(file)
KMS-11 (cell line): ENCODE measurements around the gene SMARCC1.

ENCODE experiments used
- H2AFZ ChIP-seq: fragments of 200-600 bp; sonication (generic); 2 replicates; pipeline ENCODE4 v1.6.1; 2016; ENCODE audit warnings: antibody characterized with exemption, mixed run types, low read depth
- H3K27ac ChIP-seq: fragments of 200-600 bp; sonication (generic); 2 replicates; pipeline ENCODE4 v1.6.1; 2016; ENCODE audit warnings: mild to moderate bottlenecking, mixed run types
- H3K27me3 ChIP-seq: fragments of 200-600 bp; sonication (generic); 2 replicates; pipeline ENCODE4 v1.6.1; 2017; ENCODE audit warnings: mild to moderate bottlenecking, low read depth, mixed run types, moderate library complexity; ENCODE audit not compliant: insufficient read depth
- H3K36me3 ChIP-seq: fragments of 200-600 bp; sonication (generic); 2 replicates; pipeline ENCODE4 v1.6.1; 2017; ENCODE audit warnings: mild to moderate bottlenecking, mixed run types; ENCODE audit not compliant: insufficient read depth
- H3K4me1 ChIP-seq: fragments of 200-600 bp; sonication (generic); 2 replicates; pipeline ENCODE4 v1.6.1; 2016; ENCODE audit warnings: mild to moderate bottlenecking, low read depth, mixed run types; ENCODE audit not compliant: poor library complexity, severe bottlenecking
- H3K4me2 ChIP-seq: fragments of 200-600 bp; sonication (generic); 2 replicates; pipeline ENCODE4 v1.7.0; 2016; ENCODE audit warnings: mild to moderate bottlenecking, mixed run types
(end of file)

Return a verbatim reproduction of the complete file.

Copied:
KMS-11 (cell line): ENCODE measurements around the gene SMARCC1.

ENCODE experiments used
- H2AFZ ChIP-seq: fragments of 200-600 bp; sonication (generic); 2 replicates; pipeline ENCODE4 v1.6.1; 2016; ENCODE audit warnings: antibody characterized with exemption, mixed run types, low read depth
- H3K27ac ChIP-seq: fragments of 200-600 bp; sonication (generic); 2 replicates; pipeline ENCODE4 v1.6.1; 2016; ENCODE audit warnings: mild to moderate bottlenecking, mixed run types
- H3K27me3 ChIP-seq: fragments of 200-600 bp; sonication (generic); 2 replicates; pipeline ENCODE4 v1.6.1; 2017; ENCODE audit warnings: mild to moderate bottlenecking, low read depth, mixed run types, moderate library complexity; ENCODE audit not compliant: insufficient read depth
- H3K36me3 ChIP-seq: fragments of 200-600 bp; sonication (generic); 2 replicates; pipeline ENCODE4 v1.6.1; 2017; ENCODE audit warnings: mild to moderate bottlenecking, mixed run types; ENCODE audit not compliant: insufficient read depth
- H3K4me1 ChIP-seq: fragments of 200-600 bp; sonication (generic); 2 replicates; pipeline ENCODE4 v1.6.1; 2016; ENCODE audit warnings: mild to moderate bottlenecking, low read depth, mixed run types; ENCODE audit not compliant: poor library complexity, severe bottlenecking
- H3K4me2 ChIP-seq: fragments of 200-600 bp; sonication (generic); 2 replicates; pipeline ENCODE4 v1.7.0; 2016; ENCODE audit warnings: mild to moderate bottlenecking, mixed run types